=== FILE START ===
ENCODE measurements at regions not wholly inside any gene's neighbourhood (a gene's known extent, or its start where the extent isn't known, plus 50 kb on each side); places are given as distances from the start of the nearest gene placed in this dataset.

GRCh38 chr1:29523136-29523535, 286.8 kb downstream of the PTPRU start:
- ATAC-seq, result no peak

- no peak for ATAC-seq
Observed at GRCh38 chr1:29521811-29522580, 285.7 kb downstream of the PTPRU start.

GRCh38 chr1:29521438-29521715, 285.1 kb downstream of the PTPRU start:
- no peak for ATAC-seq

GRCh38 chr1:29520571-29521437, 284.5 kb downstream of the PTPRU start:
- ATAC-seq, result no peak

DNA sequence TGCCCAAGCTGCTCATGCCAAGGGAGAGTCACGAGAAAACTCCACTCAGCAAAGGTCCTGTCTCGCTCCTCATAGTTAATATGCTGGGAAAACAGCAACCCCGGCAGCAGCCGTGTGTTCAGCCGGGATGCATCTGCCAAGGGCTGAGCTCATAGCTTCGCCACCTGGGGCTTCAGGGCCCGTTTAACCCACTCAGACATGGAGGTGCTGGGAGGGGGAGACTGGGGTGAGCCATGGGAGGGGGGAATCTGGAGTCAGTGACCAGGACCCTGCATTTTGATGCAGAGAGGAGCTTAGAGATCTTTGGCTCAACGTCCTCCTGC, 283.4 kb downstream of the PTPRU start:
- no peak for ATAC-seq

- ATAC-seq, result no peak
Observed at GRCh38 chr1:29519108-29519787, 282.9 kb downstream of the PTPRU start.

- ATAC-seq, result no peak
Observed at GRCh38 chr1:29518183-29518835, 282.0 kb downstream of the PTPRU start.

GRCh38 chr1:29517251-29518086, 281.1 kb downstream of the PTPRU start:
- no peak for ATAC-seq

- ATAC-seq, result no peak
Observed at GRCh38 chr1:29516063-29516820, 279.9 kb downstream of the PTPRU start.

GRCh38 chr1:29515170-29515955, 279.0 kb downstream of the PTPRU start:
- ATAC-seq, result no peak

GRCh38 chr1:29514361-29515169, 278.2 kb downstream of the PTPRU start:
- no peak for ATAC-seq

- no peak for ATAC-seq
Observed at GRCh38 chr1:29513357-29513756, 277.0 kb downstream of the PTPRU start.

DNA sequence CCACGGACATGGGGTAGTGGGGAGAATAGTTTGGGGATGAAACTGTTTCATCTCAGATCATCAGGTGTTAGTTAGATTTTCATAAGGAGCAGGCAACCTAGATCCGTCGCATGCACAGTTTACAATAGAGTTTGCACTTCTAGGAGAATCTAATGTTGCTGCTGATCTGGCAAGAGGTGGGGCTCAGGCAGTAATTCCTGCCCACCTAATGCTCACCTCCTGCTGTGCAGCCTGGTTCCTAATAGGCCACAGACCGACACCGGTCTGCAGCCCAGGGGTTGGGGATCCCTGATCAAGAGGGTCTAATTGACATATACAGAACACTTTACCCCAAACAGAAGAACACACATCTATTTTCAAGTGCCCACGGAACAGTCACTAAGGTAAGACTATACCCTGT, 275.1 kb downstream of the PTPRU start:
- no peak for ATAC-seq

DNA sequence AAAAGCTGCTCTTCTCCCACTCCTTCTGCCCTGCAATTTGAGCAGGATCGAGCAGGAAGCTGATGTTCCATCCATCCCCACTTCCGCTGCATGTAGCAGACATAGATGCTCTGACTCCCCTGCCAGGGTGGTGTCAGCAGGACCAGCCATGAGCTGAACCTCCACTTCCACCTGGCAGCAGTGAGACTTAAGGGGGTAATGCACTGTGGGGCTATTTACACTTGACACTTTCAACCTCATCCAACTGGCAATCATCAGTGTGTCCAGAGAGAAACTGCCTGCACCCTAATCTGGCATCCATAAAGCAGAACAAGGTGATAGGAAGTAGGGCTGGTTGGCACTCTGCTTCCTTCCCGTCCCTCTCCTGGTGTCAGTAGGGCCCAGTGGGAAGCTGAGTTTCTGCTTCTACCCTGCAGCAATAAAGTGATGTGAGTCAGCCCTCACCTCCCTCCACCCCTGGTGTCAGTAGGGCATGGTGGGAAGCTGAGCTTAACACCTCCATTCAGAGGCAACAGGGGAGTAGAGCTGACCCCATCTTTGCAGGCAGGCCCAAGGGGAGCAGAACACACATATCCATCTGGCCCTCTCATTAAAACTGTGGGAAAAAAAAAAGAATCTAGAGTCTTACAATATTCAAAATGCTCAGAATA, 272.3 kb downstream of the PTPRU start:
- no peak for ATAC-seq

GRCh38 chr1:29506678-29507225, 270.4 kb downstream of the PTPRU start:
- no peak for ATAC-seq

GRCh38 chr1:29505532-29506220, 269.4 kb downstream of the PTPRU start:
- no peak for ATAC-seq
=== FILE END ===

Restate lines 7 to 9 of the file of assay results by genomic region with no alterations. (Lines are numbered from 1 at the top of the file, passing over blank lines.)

- no peak for ATAC-seq

GRCh38 chr1:29520571-29521437, 284.5 kb downstream of the PTPRU start:
- ATAC-seq, result no peak